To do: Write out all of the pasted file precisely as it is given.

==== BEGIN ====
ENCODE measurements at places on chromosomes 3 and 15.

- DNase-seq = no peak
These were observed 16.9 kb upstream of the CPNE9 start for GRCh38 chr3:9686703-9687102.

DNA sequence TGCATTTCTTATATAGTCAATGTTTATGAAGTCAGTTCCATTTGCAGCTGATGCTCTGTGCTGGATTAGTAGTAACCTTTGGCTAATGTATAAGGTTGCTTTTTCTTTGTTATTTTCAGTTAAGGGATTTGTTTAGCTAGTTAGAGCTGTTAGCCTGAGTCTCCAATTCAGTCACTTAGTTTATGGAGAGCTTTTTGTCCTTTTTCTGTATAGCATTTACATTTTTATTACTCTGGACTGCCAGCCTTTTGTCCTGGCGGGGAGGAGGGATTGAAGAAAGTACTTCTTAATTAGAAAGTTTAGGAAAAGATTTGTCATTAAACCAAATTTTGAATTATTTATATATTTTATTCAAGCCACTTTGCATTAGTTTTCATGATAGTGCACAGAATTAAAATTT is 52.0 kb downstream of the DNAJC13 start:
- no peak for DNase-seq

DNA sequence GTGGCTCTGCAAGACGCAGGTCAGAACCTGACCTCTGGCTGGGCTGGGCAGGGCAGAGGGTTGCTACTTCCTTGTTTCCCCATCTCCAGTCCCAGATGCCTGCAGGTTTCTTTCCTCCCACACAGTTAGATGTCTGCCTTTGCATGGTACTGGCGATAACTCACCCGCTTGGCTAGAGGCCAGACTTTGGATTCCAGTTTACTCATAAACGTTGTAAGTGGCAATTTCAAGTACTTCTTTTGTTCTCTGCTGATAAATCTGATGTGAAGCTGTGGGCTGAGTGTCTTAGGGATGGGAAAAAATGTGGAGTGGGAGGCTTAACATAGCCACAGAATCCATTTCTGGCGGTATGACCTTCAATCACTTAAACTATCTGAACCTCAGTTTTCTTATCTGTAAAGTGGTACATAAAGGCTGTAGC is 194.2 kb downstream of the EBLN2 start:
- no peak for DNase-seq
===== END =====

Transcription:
ENCODE measurements at places on chromosomes 3 and 15.

- DNase-seq = no peak
These were observed 16.9 kb upstream of the CPNE9 start for GRCh38 chr3:9686703-9687102.

DNA sequence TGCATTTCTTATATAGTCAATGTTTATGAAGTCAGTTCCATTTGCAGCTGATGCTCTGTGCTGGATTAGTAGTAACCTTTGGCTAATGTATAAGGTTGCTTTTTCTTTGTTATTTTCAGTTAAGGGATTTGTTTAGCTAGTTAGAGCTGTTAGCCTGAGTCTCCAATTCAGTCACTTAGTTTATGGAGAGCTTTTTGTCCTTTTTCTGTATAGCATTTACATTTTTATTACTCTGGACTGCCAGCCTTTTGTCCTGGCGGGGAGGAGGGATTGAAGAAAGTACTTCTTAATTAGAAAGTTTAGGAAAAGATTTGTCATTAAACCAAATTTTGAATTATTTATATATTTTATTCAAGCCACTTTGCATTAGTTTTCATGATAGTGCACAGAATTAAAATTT is 52.0 kb downstream of the DNAJC13 start:
- no peak for DNase-seq

DNA sequence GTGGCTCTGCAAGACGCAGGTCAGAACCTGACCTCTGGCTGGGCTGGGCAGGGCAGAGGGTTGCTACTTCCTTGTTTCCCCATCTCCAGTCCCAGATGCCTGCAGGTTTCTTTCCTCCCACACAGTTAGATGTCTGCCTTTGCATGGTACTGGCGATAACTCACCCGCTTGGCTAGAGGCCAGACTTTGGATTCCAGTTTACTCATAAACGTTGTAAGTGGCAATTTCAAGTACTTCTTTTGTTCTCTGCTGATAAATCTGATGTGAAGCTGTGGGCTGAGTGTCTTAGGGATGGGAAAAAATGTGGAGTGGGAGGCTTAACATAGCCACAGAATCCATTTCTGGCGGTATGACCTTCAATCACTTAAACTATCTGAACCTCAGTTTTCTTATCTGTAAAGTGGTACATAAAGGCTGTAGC is 194.2 kb downstream of the EBLN2 start:
- no peak for DNase-seq